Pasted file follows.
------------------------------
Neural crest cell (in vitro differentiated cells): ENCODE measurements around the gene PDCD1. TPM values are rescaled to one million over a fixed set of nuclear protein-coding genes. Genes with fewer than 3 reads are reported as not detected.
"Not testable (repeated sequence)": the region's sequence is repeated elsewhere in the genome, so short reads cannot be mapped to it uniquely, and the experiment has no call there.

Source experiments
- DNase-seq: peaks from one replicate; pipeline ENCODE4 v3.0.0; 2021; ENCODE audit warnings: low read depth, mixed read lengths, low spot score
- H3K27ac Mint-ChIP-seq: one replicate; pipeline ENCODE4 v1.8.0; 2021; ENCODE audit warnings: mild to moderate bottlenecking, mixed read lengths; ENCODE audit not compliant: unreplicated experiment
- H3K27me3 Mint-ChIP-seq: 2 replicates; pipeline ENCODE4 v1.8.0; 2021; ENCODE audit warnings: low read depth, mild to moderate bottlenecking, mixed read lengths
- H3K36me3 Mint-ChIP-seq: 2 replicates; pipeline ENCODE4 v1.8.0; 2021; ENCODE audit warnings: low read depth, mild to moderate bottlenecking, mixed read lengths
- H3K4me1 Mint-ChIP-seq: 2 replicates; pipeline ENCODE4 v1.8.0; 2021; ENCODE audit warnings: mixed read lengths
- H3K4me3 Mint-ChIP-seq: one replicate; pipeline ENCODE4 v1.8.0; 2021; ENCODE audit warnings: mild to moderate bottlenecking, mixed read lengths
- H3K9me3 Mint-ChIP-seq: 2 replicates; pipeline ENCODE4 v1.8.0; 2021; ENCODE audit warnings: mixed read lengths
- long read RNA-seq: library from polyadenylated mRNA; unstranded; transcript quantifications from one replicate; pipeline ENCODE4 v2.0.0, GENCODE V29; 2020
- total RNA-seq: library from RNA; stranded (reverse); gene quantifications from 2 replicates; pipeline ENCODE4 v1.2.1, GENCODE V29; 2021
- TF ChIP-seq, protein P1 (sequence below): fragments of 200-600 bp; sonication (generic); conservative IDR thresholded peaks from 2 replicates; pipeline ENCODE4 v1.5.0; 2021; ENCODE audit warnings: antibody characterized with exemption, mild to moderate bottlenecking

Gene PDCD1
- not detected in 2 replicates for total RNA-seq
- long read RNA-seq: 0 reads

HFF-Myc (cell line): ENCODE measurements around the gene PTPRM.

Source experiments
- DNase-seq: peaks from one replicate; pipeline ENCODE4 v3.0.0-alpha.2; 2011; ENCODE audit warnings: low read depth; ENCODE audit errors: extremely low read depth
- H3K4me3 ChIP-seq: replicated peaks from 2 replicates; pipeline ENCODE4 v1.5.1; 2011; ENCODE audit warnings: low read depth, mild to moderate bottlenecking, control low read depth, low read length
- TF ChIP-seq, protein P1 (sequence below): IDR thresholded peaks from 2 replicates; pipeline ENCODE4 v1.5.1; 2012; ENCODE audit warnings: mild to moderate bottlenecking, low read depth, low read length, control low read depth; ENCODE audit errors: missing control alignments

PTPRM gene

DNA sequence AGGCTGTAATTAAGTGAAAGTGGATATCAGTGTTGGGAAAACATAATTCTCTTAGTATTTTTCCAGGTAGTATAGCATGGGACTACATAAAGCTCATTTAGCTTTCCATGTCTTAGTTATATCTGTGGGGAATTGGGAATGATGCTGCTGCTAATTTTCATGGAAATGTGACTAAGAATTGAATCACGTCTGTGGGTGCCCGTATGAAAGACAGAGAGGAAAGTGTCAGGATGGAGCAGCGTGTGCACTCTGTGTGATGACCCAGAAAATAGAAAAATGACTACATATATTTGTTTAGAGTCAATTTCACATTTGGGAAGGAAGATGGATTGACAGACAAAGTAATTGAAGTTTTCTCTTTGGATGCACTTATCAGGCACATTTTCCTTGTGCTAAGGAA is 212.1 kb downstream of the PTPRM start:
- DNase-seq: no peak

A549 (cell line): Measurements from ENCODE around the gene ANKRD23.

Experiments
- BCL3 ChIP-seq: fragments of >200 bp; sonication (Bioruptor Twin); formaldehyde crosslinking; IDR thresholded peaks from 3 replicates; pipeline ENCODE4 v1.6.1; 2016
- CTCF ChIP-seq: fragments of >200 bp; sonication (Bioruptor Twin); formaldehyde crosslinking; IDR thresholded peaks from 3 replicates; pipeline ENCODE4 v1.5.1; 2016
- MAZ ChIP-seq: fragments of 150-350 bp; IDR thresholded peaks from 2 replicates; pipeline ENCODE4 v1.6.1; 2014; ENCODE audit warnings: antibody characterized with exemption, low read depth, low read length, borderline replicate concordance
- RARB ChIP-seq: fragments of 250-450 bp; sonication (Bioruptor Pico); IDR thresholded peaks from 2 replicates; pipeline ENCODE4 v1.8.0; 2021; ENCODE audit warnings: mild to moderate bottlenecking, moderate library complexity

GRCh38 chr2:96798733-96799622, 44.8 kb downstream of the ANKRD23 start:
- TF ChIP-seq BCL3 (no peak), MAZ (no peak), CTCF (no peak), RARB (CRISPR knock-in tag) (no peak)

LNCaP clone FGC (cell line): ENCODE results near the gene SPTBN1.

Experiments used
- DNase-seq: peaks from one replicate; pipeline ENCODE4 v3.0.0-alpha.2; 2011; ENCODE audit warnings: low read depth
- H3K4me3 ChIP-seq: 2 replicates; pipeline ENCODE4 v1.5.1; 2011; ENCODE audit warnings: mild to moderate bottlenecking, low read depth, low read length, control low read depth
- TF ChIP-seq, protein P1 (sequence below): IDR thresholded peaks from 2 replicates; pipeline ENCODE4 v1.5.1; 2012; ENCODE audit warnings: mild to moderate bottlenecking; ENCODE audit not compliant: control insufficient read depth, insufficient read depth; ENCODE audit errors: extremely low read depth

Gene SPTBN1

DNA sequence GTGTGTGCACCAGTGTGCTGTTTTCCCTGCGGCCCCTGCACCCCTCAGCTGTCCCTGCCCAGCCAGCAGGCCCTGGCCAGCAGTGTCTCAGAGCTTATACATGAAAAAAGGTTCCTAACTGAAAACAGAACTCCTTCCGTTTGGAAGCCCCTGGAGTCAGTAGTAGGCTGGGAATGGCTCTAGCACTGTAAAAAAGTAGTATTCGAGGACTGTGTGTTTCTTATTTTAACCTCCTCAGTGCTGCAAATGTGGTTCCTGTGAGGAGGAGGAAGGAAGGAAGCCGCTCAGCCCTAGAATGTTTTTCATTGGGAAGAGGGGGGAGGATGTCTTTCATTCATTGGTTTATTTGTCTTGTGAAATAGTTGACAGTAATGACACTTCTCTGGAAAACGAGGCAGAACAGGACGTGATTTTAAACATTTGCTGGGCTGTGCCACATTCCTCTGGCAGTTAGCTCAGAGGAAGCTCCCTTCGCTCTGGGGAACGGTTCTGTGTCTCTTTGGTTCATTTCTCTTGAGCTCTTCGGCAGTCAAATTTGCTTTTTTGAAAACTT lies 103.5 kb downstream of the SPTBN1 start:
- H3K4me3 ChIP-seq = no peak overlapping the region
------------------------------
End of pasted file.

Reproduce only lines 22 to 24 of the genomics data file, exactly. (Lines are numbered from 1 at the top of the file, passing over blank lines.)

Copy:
PTPRM gene

DNA sequence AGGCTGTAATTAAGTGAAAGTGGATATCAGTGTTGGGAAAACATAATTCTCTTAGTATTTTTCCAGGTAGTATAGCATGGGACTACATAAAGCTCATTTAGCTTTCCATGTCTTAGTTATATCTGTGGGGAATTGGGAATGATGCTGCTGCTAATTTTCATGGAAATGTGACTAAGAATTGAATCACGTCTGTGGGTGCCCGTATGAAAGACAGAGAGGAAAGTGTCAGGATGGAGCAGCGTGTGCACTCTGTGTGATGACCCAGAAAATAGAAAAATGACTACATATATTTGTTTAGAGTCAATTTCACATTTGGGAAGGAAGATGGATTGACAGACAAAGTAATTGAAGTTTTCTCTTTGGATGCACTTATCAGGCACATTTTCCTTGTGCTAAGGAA is 212.1 kb downstream of the PTPRM start:
- DNase-seq: no peak